On October 21, 1985, The New Yorker published this poem by Raymond Carver:
I have a job with a tiny salary of 80 crowns, and
an infinite eight to nine hours of work.
I devour the time outside of the office like a wild beast.
Someday I hope to sit in a chair in another
country, looking out the window at fields of sugarcane
or Mohammedan cemeteries.
I don’t complain about the work so much as abou
the sluggishness of swampy time. The office hours
cannot be divided up! I feel the pressure
of the full eight or nine hours even in the last
half hour of the day. It’s like a train ride
lasting night and day. In the end you’re totally
crushed. You no longer thing about the straining
of the engine, or about the hills or
flat country, but ascribe all that’s happening
to your watch alone. The watch which you continually hold
in the palm of your hand. Then shake. And bring slowly
to your ear in disbelief.
To a devoted Carver fan, the poem seemed uncharacteristic: more lush than the spare style that tagged Carver as “minimalist.” I loved the poem, clipped it, and committed it to memory.
Ten years later while reading Kafka’s letters, I came across this passage, written in October 1907, when Kafka was 24 and had begun work for the Italian insurance company Assicuraziono Generali:
My life is completely chaotic now. At any rate, I have a job with a tiny salary of 80 crowns and an immense eight to nine hours of work; but I devour the hours outside the office like a wild beast. Since I was not previously accustomed to limiting my private life to six hours, and since I am also studying Italian and want to spend the evenings of these lovely days out of doors, I emerge from the crowdedness of my leisure hours scarcely rested . . .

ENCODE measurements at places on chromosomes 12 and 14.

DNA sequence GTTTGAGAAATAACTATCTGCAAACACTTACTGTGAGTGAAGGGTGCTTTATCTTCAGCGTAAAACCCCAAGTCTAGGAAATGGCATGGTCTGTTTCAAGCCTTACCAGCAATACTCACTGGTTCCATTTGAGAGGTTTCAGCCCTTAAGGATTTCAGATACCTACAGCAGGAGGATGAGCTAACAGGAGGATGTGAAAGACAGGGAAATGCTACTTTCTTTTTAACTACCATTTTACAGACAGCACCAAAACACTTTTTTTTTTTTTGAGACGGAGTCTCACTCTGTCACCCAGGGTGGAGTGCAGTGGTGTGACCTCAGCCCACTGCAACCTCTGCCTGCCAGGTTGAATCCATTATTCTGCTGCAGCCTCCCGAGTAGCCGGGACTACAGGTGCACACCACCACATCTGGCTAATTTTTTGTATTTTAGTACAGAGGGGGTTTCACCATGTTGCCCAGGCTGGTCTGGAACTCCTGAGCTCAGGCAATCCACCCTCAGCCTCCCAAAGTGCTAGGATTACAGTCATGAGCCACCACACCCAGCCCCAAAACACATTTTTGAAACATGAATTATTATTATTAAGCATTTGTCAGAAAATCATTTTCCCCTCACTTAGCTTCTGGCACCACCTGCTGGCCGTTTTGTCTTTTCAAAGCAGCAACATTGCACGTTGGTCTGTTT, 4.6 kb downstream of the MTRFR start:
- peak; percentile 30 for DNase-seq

I am in the Assicurazioni Generali and have some hopes of someday sitting in chairs in faraway countries, looking out of the office windows at fields of sugar cane or Mohammedan cemeteries; and the whole world of insurance itself interests me greatly, but my present work is dreary.
I don’t complain about the work so much as about the sluggishness of swampy time.The office hours, you see, cannot be divided up; even in the last half hour I feel the pressure of the eight hours just as much as in the first.Often it is like a train ride lasting night and day, until in the end you’re totally crushed; you no longer think about the straining of the engine, or about the hilly or flat countryside but ascribe all that’s happening to your watch alone, which you continually hold in your palm . . .
My immediate reaction was dismay. Although I know all about collage and "sampling" I wondered about the propriety of what RC had done. Did he take too many liberties? Does the title indicate that this is a “found” poem? When Carver later published Kafka’s Watch in a collection, he added the epigraph “from a letter.” Does that addition make it right? Or is it plagiarism pure and simple?
Would Kafka approve? Do you?